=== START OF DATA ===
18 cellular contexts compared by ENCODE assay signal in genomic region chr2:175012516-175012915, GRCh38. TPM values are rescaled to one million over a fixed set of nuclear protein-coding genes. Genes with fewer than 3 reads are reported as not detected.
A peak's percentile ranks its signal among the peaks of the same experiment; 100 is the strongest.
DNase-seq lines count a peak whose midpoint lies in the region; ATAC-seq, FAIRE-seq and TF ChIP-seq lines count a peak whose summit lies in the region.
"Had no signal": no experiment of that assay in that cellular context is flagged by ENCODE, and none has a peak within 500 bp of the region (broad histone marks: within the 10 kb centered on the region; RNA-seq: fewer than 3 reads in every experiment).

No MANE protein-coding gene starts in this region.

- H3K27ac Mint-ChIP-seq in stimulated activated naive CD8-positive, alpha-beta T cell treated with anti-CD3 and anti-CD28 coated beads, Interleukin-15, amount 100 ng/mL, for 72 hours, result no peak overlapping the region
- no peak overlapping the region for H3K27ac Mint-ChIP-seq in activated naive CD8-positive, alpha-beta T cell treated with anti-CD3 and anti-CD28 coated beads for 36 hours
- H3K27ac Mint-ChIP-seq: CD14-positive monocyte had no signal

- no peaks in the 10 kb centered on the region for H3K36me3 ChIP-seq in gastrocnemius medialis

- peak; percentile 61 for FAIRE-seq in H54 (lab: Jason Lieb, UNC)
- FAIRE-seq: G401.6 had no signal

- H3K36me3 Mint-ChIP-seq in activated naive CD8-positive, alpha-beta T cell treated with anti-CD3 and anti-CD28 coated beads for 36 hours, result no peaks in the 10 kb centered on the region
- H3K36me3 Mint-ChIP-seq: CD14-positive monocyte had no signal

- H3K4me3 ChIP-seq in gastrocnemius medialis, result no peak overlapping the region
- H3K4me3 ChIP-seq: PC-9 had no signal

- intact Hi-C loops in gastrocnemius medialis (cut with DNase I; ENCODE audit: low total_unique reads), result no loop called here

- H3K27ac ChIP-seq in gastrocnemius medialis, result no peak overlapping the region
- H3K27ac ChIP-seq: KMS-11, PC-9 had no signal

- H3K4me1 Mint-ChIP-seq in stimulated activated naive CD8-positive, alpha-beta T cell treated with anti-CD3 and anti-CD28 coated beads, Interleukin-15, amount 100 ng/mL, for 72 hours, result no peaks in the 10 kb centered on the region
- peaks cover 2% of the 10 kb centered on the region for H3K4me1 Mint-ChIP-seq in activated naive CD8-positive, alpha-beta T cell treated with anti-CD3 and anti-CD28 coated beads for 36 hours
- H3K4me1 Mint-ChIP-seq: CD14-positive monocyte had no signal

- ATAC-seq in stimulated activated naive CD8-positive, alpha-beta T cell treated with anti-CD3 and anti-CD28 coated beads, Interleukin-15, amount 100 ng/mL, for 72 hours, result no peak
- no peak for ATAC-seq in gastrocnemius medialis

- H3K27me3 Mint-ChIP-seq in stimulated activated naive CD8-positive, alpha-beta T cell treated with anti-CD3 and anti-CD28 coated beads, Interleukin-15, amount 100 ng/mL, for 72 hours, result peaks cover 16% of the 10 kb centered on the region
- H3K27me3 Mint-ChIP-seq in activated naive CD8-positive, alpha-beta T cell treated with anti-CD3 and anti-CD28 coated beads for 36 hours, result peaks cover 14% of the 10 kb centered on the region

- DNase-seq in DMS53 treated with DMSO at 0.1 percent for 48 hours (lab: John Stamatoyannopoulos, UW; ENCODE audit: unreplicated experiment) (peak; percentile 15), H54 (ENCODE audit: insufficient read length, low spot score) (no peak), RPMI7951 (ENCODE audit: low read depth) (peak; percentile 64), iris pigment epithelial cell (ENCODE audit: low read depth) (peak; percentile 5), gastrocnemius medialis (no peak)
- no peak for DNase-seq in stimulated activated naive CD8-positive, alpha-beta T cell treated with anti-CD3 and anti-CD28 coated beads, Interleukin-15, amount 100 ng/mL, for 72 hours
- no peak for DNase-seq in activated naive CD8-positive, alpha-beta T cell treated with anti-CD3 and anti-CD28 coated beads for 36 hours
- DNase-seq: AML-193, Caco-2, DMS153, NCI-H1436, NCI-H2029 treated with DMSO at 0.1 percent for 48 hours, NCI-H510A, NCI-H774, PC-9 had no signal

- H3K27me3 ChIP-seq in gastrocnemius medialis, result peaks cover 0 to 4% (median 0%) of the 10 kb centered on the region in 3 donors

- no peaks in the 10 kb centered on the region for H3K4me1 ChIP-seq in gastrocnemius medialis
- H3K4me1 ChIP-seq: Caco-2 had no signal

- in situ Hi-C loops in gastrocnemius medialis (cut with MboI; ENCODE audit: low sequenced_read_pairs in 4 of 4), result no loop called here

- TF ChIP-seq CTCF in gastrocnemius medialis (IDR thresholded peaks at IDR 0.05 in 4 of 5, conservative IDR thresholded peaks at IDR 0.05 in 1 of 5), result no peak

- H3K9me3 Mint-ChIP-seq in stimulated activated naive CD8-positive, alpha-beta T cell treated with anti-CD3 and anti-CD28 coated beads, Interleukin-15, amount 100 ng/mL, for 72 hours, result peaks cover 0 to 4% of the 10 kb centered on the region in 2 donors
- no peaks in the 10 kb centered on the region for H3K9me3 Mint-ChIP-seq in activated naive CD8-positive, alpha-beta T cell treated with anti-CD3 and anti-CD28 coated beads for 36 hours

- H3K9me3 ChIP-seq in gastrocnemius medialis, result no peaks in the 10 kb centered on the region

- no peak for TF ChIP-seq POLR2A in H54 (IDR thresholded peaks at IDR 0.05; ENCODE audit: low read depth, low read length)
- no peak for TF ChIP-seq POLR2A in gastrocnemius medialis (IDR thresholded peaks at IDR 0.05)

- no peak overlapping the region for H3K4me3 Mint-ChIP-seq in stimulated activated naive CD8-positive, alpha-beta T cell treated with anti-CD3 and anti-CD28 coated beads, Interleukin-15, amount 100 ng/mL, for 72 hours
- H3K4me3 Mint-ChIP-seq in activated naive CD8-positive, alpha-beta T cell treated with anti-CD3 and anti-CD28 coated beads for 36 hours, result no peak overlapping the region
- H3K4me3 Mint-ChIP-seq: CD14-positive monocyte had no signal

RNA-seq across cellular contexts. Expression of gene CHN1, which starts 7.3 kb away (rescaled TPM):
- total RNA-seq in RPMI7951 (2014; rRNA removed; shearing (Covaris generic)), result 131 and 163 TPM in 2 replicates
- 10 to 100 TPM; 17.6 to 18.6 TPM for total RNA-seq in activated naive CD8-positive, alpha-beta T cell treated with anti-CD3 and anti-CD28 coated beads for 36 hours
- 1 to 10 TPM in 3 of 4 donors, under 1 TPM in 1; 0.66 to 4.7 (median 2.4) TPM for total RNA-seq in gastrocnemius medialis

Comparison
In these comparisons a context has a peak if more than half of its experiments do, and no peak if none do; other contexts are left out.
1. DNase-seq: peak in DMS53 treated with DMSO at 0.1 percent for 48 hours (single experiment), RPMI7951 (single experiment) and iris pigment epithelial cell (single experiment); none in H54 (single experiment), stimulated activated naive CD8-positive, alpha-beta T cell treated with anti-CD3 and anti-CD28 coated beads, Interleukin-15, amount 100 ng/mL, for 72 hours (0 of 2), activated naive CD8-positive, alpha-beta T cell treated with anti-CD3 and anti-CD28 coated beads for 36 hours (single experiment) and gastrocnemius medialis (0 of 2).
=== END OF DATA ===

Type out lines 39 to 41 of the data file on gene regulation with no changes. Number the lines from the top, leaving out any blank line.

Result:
- no peak for TF ChIP-seq POLR2A in gastrocnemius medialis (IDR thresholded peaks at IDR 0.05)

- no peak overlapping the region for H3K4me3 Mint-ChIP-seq in stimulated activated naive CD8-positive, alpha-beta T cell treated with anti-CD3 and anti-CD28 coated beads, Interleukin-15, amount 100 ng/mL, for 72 hours
- H3K4me3 Mint-ChIP-seq in activated naive CD8-positive, alpha-beta T cell treated with anti-CD3 and anti-CD28 coated beads for 36 hours, result no peak overlapping the region